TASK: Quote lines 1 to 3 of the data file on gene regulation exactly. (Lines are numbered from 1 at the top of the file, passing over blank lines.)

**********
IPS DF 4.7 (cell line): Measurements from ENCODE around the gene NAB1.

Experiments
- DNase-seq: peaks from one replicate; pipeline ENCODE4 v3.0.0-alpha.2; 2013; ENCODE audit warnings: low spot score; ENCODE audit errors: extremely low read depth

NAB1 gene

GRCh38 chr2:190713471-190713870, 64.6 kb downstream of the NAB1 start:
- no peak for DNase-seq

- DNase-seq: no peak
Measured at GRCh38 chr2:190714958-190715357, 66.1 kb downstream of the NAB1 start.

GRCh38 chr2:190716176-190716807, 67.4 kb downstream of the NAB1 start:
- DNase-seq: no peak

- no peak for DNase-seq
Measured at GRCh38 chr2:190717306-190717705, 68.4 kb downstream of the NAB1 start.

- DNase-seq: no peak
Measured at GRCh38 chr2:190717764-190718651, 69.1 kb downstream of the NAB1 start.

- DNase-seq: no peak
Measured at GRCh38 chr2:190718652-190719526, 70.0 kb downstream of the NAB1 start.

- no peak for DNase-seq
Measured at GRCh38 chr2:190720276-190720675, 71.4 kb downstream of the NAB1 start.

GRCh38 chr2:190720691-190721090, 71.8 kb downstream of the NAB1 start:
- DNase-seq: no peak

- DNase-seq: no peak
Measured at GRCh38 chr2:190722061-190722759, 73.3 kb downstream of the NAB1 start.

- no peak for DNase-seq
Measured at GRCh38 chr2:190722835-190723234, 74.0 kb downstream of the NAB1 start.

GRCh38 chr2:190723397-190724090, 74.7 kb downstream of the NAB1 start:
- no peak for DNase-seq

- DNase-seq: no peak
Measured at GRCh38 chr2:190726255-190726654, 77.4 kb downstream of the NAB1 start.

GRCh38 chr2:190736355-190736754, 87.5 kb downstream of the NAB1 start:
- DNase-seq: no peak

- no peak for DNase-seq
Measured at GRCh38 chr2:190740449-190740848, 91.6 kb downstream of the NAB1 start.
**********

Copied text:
IPS DF 4.7 (cell line): Measurements from ENCODE around the gene NAB1.

Experiments
- DNase-seq: peaks from one replicate; pipeline ENCODE4 v3.0.0-alpha.2; 2013; ENCODE audit warnings: low spot score; ENCODE audit errors: extremely low read depth